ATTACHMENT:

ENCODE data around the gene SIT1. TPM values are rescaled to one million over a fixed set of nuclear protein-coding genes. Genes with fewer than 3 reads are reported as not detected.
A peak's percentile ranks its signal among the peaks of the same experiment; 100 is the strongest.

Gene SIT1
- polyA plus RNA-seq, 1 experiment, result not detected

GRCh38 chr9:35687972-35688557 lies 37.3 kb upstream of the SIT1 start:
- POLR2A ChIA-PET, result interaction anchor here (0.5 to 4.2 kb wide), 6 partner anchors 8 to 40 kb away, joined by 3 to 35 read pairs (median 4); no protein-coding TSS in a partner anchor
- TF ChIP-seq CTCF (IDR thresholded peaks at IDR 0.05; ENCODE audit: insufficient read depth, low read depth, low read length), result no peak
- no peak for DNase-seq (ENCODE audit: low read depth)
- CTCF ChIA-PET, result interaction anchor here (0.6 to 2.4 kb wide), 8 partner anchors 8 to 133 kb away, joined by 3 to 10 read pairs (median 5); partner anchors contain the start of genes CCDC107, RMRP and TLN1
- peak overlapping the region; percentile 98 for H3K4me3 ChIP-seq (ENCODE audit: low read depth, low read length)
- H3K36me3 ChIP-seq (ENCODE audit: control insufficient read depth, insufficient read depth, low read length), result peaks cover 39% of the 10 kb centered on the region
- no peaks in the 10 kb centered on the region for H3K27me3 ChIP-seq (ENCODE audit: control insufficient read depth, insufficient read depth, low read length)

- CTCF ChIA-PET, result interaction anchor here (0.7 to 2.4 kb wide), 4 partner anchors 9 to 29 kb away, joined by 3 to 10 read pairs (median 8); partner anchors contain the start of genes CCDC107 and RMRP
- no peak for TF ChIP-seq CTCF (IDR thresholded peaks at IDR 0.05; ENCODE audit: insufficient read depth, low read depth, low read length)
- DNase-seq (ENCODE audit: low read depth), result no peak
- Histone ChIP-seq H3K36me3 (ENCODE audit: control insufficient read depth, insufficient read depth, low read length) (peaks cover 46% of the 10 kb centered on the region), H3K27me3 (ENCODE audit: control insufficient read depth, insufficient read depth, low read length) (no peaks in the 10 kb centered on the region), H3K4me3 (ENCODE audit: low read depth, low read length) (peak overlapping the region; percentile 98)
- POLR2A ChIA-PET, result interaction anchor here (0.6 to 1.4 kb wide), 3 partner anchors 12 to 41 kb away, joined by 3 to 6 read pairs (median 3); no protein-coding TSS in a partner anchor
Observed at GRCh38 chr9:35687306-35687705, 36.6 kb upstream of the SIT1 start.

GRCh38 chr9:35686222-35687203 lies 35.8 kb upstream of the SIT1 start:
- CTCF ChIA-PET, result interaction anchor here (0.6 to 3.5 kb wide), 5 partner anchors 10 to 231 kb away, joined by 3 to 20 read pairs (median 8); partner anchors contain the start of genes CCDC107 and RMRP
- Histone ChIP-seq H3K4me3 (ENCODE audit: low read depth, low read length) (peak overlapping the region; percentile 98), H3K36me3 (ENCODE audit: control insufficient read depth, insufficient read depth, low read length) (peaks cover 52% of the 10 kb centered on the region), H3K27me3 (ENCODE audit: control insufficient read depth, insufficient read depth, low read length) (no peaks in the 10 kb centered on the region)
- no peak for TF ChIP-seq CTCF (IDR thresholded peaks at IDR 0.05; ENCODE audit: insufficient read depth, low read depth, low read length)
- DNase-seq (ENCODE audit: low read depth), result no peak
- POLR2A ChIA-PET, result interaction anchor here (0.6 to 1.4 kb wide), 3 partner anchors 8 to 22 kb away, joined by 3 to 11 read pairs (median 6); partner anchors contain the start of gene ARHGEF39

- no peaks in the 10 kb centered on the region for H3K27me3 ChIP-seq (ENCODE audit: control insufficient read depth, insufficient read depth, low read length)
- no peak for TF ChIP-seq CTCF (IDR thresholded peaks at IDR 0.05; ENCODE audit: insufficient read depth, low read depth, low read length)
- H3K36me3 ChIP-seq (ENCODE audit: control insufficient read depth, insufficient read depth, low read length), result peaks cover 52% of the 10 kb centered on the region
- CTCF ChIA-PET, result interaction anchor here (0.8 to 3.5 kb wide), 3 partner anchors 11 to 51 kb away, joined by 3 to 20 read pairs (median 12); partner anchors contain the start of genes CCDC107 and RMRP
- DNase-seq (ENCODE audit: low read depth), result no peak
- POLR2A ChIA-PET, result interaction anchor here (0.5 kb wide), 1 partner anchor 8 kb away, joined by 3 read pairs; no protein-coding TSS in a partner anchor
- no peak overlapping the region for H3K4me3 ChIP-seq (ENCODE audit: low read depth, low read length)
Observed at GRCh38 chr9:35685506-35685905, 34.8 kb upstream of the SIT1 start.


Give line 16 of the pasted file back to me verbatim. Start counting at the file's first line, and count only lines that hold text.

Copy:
- Histone ChIP-seq H3K36me3 (ENCODE audit: control insufficient read depth, insufficient read depth, low read length) (peaks cover 46% of the 10 kb centered on the region), H3K27me3 (ENCODE audit: control insufficient read depth, insufficient read depth, low read length) (no peaks in the 10 kb centered on the region), H3K4me3 (ENCODE audit: low read depth, low read length) (peak overlapping the region; percentile 98)